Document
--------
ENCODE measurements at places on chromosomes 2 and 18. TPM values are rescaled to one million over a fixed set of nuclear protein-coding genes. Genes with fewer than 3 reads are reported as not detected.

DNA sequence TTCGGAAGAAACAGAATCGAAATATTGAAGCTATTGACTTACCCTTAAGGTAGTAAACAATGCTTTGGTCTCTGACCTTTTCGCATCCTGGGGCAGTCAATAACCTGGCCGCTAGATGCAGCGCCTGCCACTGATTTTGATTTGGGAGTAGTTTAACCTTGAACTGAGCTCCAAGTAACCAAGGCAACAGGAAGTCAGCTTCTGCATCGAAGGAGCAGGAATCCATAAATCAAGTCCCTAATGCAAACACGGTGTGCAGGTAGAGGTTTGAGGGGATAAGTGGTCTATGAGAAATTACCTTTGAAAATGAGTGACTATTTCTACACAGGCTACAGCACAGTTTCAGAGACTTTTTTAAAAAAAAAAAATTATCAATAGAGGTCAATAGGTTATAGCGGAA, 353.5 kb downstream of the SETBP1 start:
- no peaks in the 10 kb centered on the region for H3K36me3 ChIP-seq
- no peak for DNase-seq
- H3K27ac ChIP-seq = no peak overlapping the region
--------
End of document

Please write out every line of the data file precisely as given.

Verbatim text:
ENCODE measurements at places on chromosomes 2 and 18. TPM values are rescaled to one million over a fixed set of nuclear protein-coding genes. Genes with fewer than 3 reads are reported as not detected.

DNA sequence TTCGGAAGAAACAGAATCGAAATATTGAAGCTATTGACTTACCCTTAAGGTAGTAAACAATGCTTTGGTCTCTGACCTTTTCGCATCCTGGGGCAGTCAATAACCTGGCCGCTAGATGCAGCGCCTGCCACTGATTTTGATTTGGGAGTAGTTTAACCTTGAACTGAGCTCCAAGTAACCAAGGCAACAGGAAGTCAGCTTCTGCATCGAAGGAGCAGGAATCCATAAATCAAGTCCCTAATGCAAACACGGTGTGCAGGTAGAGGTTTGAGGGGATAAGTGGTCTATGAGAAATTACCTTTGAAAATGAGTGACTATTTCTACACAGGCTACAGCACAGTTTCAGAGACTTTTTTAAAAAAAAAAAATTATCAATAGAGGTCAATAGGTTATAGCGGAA, 353.5 kb downstream of the SETBP1 start:
- no peaks in the 10 kb centered on the region for H3K36me3 ChIP-seq
- no peak for DNase-seq
- H3K27ac ChIP-seq = no peak overlapping the region